Sam Luciano, president of the Fort Henry William Hotel and Best Western of Lake George, explained that occupancy has been high since Memorial Day Weekend, and Fourth of July is no different. Normally, the Fort Henry William Hotel’s parking lot is opened for front-row seating and concessions during the local fireworks display. Since the Village of Lake George has canceled this year’s show, the hotel won’t host local crowds from Glen Falls and Queensbury to pack in the parking the lot.
Regardless, Luciano is expecting a busy weekend and, even more promising, a similar summer. After a spring in quarantine, he thinks people are eager to get outside to safely take advantage of the beautiful Lake George region. And with lower rates, more visitors are jumping at the opportunity to book a trip.
“The number of reservations coming in has doubled every single day for the last three weeks,” he said. “I’m optimistic that the summertime – so July and August – is going to be 85-95 percent to last year.”
This positive sentiment resonates through other areas of the park, too. Even though hotspots like Saranac Lake and Lake Placid have both canceled their popular celebrations, local hospitality businesses are still optimistic the holiday will draw a large crowd.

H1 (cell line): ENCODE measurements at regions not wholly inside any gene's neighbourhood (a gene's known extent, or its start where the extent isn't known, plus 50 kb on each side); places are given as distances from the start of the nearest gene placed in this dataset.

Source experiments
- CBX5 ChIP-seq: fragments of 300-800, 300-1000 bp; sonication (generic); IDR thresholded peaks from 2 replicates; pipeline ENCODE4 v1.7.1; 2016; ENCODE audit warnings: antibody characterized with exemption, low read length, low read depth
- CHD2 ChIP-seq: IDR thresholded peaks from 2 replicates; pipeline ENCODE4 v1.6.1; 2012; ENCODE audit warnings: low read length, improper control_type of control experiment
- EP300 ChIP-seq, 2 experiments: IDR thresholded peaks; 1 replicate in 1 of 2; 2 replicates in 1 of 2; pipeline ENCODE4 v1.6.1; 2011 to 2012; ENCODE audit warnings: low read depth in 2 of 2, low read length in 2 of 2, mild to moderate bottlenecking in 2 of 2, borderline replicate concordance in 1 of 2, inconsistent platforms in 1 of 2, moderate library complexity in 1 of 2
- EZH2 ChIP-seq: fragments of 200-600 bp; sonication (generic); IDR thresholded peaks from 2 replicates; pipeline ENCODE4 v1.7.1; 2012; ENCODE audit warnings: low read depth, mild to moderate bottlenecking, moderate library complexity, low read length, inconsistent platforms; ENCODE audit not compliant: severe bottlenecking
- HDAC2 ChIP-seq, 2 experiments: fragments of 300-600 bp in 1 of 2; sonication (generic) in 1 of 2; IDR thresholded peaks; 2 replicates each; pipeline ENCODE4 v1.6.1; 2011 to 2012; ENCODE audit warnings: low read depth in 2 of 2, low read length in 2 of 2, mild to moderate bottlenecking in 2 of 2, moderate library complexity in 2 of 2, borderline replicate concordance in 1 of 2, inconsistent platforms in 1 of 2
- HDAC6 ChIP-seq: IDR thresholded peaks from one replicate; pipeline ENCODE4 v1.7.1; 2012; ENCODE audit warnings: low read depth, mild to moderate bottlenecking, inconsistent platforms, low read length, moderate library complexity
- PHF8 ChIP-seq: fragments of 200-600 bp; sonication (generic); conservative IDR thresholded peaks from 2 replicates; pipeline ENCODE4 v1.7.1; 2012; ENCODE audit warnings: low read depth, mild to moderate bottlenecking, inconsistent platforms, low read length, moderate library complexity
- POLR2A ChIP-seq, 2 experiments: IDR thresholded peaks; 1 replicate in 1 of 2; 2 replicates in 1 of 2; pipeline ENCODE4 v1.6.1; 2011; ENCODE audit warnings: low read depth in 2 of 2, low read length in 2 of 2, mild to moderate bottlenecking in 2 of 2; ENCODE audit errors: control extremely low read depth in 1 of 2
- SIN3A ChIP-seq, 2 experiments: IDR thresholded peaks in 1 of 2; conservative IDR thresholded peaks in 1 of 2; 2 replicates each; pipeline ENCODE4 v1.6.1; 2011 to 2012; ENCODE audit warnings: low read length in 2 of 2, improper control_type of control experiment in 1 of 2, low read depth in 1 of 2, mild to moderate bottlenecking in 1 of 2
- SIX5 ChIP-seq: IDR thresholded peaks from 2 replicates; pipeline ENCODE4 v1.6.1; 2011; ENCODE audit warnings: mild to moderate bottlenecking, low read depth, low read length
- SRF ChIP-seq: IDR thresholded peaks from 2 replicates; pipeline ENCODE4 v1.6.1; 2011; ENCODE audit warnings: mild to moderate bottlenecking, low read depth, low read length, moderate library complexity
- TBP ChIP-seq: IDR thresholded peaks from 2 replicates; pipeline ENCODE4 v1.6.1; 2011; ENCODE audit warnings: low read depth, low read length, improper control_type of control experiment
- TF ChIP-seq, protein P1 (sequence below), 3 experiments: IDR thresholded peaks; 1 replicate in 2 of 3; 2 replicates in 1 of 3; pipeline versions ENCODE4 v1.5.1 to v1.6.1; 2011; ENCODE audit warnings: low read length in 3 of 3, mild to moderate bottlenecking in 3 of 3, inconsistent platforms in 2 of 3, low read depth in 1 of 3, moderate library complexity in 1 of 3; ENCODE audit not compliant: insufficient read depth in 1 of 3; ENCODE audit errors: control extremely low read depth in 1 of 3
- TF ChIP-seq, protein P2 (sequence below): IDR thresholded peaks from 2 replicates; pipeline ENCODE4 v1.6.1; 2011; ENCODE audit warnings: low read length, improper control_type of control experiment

“There’s a lot to do here, with or without fireworks,” said Mary Jane Lawrence, chief of staff at ROOST. “We’re a sought-out destination in the best of times. But now, with our 6 million acres of open spaces and fresh air and outdoor activities – now more than ever people are looking at what we have to offer.”
The Mirror Lake Inn is looking forward to a full weekend. After several months of closure due to coronavirus, the Inn officially re-opened on Friday, June 26. Christopher Jarvis, the resort’s director of rooms, said the Fourth of July is “always extremely busy for us” – this year will likely be no different.
Just down the road, Jennifer Webb, general manager of the Golden Arrow Resort, said she also anticipated the weekend to sell out. Regardless of the canceled holiday events, guests are excited to get out on the lake and into the sun. She’s hopeful this trend will continue through Labor Day.
“[Guests] seem like they cannot wait to get here,” she said. “Every day people are coming up being like, ‘Yeah, we want to stay one more day, make it two more days.’ That definitely happens sometimes during the summer but not on a daily basis like it is now.”